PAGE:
Existing Home Sales provide the number of purchases made for homes, condominiums, and co-ops that have already been built, while New Home Sales represent the number of brand-new houses that were purchased or committed to being purchased over the course of a month. Both new and existing home sales give an indication of the demand for housing. When people purchase a home, they buy goods to fill their homes with, lifting other sectors simultaneously. New home sales are also more impactful to GDP than existing home sales since the entire sale value is included instead of only the real estate commission being included for an existing home during the sale. While home resales may not generate new construction jobs as housing starts do, they have a similar effect on consumer spending as people purchase items for their new home.
In June, sales of newly built homes declined by 6.6% to 676,000, while sales of existing homes rose by 1.38% to 5.8 million. Housing inventory increased for the fourth consecutive month, growing by 3.31% to 1.25 million. Construction activity picked up last month, with housing starts rising by 6.3% to 1.64 million. However, building permits declined by 5.3%, indicating that home building will likely slowdown in the near future. Sales prices for existing homes continued to advance, rising by 2.7% to an average of $381,800. However, prices for new homes declined by 5.0% to $361,800, the lowest level since March. Mortgage rates remained largely unchanged throughout the month, with the 30-year fixed rate hovering around 3.0% and the 15-year rate fluctuating between 2.2% and 2.3%.
New home sales largely slowed down last month. On a regional basis, sales of newly built homes declined in three out of the four major census regions. Sales plunged in the Northeast, where they fell by 27.9% from the previous month. Sales in the South declined by 7.8%, while sales in the West fell by 5.1%. The only region where new home sales rose was the Midwest, where sales advanced 5.7%.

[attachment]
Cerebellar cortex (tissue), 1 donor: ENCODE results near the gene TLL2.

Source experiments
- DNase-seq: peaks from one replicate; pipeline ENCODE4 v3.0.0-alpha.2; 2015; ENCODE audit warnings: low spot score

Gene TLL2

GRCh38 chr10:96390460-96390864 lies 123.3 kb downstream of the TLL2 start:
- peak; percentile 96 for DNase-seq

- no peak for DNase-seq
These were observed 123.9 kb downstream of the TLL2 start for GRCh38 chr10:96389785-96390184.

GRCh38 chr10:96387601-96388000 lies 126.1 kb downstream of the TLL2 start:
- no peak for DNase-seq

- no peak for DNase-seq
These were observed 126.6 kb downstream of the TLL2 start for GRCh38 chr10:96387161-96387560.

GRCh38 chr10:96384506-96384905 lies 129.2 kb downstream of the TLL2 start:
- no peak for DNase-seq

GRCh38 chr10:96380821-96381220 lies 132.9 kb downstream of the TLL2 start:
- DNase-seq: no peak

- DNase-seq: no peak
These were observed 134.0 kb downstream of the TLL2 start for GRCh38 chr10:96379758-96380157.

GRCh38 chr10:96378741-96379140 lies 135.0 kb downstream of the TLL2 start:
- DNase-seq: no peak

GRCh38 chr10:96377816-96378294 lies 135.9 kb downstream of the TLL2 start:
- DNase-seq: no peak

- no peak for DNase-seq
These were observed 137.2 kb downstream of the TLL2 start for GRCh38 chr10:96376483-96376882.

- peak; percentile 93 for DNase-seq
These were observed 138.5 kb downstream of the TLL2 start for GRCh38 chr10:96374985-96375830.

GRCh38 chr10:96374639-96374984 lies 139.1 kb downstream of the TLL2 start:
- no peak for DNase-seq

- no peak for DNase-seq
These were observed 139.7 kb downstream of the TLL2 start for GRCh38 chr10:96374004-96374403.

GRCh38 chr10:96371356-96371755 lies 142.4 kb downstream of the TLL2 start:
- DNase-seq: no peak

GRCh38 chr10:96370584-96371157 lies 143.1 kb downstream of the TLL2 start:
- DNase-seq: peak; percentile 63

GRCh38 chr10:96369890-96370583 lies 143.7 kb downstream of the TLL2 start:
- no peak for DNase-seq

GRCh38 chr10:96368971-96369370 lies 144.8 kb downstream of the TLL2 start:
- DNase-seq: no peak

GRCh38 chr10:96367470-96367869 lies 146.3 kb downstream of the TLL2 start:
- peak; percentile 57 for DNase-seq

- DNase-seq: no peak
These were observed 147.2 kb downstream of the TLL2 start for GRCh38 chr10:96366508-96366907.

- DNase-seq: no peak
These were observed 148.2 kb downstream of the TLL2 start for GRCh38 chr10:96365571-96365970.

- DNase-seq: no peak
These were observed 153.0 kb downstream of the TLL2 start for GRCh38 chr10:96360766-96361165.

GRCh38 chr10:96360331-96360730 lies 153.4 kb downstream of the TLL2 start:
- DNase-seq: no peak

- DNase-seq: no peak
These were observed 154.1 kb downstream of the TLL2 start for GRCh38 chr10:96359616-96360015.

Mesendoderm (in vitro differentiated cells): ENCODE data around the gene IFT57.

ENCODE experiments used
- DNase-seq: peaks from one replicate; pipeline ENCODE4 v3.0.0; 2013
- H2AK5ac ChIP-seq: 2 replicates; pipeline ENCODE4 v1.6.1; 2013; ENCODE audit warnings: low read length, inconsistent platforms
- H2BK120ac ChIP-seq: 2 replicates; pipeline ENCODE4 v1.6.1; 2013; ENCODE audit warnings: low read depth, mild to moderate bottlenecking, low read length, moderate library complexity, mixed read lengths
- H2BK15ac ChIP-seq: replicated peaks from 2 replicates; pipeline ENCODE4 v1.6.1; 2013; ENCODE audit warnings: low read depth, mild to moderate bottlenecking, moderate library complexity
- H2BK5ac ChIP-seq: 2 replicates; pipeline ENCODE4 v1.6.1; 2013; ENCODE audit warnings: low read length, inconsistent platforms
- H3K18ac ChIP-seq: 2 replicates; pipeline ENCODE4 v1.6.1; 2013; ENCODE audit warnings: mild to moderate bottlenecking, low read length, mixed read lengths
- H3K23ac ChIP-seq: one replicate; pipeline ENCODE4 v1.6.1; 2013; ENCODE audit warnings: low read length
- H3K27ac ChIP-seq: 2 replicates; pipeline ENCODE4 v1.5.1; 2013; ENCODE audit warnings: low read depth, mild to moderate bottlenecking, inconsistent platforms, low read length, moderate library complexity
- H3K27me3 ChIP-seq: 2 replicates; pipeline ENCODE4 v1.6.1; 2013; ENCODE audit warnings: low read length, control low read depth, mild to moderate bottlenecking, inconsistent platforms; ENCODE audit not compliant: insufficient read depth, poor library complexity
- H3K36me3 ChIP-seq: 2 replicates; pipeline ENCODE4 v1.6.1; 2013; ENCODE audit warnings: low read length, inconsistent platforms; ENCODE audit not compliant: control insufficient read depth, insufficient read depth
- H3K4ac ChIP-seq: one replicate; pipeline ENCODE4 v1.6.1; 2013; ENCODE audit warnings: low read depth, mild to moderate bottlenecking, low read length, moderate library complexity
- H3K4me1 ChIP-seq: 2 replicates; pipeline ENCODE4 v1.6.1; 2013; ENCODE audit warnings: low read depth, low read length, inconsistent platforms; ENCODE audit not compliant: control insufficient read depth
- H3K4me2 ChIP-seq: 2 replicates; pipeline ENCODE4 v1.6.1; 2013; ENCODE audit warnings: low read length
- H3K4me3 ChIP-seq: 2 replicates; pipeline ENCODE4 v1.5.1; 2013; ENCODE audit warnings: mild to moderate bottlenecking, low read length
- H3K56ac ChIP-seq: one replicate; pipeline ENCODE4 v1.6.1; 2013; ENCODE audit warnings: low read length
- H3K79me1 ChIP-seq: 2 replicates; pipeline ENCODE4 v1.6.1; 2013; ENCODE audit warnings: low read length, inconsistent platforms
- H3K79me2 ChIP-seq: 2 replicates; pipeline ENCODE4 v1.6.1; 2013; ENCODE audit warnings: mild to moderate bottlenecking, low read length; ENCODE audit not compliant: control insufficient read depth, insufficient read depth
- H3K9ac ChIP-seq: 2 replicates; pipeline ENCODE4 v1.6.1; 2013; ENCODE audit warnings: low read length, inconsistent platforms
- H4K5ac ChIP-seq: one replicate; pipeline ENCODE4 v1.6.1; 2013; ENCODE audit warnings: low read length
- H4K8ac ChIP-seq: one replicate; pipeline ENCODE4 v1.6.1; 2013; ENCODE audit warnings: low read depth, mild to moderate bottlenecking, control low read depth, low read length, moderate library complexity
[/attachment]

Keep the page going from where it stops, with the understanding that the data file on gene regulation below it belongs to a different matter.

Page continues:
On the other hand, existing home sales showed a slight improvement last month. They were rather consistent on a regional basis. Sales rose by 3.3% in both the Midwest and the Northeast. In the West region, sales advanced 1.0% while they remained virtually unchanged in the south.
The housing market continues to suffer from an imbalance between supply and demand, although it has lately shown some improvement. Housing supply has been held back due to soaring material costs, shortages, and a near halt in construction last year as a result of the pandemic. Housing demand had been fueled by record-low interest rates and a shift in consumer preferences as more people worked from home. Prices for existing homes have increased 16.1% from last year. New home prices had soared 20.1% on a year-over-year basis as of May, although with this latest release the figure eased to 6.1%. Demand for housing will likely decline if prices continue to rise as many consumers might find it challenging to afford a home, regardless of how low mortgage rates are. However, if demand declines, then prices will likely ease allowing the housing market to reach some semblance of equilibrium—especially once supply is able to catch up.
July 26, 2021